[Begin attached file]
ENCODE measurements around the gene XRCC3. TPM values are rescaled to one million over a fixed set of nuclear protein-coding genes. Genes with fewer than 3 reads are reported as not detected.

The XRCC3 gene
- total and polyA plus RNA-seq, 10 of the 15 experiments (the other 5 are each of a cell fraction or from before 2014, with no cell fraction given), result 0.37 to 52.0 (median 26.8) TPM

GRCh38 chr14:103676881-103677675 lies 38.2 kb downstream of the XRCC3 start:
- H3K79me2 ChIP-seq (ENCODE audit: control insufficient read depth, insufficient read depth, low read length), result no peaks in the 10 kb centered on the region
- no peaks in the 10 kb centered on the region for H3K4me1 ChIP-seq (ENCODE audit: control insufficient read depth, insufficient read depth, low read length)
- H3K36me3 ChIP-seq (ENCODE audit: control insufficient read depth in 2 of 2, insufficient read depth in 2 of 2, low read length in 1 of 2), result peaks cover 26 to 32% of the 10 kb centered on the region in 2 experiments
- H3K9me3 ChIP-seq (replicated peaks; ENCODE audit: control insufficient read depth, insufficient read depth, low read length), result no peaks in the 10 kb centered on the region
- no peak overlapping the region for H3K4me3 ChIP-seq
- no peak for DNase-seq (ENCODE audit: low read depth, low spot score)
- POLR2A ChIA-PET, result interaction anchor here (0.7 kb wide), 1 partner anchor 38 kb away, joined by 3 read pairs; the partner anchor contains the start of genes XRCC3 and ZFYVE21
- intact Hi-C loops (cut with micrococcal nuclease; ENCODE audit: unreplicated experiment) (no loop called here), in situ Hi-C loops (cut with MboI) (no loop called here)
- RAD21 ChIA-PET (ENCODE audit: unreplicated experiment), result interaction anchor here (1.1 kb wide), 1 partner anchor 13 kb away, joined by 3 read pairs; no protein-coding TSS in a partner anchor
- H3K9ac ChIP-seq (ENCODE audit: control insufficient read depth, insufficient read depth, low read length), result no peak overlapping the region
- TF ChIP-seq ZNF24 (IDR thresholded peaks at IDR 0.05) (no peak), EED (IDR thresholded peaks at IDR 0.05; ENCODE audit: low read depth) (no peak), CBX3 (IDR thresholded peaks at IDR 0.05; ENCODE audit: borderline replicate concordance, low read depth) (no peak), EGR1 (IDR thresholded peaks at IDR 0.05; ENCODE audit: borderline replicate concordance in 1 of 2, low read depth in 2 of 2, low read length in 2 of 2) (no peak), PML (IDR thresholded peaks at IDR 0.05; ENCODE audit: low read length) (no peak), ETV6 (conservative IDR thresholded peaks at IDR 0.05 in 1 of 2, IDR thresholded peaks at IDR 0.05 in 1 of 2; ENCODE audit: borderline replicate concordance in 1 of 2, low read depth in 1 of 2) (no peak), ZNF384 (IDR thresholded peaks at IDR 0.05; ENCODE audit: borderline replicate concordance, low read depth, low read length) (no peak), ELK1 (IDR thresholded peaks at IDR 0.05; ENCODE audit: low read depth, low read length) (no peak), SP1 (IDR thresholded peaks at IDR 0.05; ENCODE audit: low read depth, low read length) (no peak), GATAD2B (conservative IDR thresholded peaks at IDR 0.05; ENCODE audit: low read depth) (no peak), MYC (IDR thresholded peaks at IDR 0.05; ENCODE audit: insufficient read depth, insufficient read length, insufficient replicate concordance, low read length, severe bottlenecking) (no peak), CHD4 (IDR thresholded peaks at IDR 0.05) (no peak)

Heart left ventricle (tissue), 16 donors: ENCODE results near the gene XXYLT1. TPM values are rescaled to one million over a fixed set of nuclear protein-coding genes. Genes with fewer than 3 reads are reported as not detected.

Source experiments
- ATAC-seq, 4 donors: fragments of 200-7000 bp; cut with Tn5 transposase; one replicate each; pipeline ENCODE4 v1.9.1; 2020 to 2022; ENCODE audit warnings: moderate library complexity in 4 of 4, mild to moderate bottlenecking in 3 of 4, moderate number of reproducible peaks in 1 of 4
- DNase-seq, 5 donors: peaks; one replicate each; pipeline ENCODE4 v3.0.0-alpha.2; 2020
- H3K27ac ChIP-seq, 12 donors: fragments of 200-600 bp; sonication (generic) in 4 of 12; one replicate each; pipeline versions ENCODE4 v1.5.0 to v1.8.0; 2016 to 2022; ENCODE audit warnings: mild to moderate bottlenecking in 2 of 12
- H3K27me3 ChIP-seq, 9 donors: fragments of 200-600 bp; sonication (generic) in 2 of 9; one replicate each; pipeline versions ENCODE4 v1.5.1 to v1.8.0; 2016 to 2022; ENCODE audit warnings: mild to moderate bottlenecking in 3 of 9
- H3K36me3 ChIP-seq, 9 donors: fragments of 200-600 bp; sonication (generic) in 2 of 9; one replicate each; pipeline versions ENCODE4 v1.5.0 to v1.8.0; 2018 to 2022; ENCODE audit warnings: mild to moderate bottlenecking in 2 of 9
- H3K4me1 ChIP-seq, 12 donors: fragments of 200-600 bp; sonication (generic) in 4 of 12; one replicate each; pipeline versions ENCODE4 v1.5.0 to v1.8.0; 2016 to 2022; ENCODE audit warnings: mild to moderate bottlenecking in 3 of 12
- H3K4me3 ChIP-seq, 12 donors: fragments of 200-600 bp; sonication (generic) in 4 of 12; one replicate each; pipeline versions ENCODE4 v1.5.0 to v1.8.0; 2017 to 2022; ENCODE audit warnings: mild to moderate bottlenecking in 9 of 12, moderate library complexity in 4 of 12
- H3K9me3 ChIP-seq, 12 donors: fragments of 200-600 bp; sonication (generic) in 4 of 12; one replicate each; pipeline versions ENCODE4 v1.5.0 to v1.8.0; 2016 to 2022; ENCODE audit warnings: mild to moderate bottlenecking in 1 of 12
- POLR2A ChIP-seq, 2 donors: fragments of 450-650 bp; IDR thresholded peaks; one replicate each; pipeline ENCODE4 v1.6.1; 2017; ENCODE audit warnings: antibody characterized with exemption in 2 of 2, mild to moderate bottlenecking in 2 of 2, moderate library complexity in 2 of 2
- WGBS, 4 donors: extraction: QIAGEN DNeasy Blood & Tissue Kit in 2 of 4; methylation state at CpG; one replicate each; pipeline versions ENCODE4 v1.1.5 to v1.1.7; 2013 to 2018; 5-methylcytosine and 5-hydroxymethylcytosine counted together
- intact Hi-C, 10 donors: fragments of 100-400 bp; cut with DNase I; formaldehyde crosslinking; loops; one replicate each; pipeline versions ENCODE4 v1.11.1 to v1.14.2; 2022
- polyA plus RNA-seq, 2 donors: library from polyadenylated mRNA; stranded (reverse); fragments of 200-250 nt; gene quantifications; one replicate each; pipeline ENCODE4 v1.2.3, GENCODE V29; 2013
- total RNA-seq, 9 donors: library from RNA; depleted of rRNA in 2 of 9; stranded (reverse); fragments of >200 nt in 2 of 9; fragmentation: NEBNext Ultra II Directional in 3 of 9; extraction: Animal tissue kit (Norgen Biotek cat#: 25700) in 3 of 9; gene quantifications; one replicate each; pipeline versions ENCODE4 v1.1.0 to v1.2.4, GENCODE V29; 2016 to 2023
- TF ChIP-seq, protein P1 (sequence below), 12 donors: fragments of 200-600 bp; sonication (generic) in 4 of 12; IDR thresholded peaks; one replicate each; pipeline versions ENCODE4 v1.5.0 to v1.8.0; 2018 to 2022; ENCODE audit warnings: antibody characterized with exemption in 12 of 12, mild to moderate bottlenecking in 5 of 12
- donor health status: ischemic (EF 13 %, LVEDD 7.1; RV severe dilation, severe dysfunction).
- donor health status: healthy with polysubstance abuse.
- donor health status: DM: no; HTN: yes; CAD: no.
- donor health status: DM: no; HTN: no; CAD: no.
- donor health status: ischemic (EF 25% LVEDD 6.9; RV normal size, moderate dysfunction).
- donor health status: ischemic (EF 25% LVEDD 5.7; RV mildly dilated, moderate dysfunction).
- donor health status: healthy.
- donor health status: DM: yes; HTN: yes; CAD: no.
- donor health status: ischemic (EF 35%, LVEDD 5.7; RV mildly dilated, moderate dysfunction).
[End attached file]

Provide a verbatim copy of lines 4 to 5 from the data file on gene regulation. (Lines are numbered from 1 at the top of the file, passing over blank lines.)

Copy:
GRCh38 chr14:103676881-103677675 lies 38.2 kb downstream of the XRCC3 start:
- H3K79me2 ChIP-seq (ENCODE audit: control insufficient read depth, insufficient read depth, low read length), result no peaks in the 10 kb centered on the region